Here are 10 great safety tips for the holiday season:
1.Â Leaving Town: Many people now a days post their out of town plans on social media. Nothing wrong with being active on social media however to prevent break ins / burglaries you should consider the following:
- Leave a front and rear light in your house on the entire time. This is a small fee for security.
- Leave a car in the driveway or ask a neighbor to park one in your driveway.
- Invest in small signs that say â€œbeware of dog â€œand â€œpremises under video surveillanceâ€ place by the front and rear of the property.
- Keep in mind the “perception” that the house is occupied is real for the criminal.
2. In store & On line shopping: Hackers and identity thieves are working over time during the holidays at stealing what they can from you. When shopping on line be sure your computer has an activated security system. Close out all windows before you shop and log out of every website you shop at. Â Your account and personal info should not sit in an open browser for any length of time.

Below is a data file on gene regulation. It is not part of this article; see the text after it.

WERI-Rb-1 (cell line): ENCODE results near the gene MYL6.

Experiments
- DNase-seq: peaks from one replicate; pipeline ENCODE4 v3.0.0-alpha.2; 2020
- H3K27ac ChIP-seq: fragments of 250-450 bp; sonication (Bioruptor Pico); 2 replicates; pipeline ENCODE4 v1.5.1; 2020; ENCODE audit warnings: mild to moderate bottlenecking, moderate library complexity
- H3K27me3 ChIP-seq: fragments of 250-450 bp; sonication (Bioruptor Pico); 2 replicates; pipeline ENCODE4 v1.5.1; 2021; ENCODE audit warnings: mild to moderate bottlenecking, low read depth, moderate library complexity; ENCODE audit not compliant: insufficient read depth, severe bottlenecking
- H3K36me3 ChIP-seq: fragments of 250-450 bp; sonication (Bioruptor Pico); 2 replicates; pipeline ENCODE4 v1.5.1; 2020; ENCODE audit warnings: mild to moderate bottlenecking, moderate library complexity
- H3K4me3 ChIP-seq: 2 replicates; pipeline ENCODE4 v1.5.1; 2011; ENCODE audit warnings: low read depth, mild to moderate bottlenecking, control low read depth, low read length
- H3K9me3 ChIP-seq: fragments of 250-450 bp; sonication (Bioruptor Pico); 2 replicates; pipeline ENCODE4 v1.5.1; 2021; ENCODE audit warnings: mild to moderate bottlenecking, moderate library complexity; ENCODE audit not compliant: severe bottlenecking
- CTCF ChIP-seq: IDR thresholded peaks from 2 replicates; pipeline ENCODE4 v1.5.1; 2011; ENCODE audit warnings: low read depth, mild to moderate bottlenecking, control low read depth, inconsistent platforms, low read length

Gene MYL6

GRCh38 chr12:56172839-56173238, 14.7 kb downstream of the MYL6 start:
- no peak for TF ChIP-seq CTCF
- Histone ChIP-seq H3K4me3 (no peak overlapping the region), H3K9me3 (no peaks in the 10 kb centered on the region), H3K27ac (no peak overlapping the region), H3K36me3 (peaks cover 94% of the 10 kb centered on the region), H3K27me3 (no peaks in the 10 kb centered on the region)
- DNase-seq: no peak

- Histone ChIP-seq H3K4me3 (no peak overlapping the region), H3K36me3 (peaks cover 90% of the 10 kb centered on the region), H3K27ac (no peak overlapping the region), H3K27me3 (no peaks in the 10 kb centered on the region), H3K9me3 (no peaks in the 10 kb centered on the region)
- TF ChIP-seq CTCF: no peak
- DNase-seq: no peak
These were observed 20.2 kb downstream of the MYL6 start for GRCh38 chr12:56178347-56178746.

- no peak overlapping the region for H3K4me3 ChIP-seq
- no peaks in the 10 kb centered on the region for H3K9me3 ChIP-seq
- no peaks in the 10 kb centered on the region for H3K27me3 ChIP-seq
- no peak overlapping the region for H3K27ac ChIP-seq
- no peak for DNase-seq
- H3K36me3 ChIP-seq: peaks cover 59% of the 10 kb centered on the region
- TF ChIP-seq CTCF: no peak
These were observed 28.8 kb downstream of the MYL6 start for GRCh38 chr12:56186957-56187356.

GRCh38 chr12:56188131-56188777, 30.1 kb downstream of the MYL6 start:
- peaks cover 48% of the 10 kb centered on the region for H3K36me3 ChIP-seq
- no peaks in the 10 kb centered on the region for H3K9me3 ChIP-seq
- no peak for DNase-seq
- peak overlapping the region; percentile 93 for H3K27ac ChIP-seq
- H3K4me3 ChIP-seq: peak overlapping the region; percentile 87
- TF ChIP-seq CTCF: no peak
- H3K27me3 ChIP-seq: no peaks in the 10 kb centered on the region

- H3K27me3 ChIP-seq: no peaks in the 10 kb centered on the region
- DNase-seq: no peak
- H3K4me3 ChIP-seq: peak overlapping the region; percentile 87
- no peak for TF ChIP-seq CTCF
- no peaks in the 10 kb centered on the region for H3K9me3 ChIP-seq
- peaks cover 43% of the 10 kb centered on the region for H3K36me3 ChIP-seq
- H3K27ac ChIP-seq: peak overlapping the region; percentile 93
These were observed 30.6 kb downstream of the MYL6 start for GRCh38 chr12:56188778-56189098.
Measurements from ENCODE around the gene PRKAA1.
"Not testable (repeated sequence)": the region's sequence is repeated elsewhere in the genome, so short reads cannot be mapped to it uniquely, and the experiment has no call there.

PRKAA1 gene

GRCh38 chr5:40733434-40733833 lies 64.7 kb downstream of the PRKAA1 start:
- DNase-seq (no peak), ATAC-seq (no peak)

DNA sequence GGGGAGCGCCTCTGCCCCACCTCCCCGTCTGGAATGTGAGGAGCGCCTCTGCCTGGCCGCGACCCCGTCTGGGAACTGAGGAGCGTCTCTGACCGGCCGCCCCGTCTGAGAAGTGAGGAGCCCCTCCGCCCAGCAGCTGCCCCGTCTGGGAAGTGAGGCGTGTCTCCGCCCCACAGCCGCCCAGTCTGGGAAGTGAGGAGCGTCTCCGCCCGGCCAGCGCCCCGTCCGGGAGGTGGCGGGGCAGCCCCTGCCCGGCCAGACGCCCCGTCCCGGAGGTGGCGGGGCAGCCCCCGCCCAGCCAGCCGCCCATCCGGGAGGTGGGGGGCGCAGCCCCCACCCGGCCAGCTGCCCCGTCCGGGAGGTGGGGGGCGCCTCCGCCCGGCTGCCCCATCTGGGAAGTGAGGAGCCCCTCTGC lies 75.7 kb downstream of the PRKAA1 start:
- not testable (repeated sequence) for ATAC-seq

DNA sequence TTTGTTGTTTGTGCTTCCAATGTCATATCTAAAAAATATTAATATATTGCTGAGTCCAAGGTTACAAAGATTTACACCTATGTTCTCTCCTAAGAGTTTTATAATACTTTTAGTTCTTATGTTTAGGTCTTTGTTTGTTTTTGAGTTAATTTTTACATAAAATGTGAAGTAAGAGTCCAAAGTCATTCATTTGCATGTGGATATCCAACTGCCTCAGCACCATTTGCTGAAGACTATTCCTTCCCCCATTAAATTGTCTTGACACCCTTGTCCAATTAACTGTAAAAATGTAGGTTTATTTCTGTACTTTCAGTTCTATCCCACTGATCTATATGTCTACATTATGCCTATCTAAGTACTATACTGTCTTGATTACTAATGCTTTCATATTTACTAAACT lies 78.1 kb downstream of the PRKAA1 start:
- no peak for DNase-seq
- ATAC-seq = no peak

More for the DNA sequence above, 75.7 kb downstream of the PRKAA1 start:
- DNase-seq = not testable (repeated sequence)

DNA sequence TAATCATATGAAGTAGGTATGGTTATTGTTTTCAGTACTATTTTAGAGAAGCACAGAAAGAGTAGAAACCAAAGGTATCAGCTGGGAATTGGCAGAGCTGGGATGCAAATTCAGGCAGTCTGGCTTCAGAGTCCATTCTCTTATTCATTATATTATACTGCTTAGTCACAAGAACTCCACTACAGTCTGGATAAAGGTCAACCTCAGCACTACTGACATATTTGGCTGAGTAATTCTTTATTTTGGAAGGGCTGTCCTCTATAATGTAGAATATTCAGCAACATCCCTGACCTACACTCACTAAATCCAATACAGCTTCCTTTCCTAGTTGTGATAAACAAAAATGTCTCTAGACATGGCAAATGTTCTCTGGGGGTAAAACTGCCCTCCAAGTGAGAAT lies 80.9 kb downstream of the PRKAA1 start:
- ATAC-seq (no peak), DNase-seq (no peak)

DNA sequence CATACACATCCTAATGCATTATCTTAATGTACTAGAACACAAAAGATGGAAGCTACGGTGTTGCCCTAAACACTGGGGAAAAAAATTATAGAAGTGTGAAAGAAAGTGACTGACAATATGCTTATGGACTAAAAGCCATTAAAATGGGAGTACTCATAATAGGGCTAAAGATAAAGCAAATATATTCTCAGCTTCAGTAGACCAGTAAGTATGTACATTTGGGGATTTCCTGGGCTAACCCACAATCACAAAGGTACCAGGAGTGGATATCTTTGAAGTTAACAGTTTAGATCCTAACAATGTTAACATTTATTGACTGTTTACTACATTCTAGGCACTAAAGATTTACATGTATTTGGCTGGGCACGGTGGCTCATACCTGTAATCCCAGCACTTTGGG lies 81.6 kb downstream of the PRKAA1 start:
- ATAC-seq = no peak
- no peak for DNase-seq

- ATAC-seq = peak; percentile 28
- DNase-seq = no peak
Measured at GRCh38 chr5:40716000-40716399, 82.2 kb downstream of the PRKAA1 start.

In stores always watch who is running your credit card. Card readers are every where from gas stations to restaurants. Criminals get desperate for money and they will step up their attempts to make a quick buck.
It happens as fast as a bar tender or store clerk walking off to “run your card” and they pull out a card reader and capture your information.
3. Parking lots: You may be tempted to keep presents in your back seat while you go store to store and shop. Avoid this at all cost and avoid leaving your personal tablet, computer or GPS out in the open. You are more likely to be robbed of the possessions your car has in it than to get your car stolen.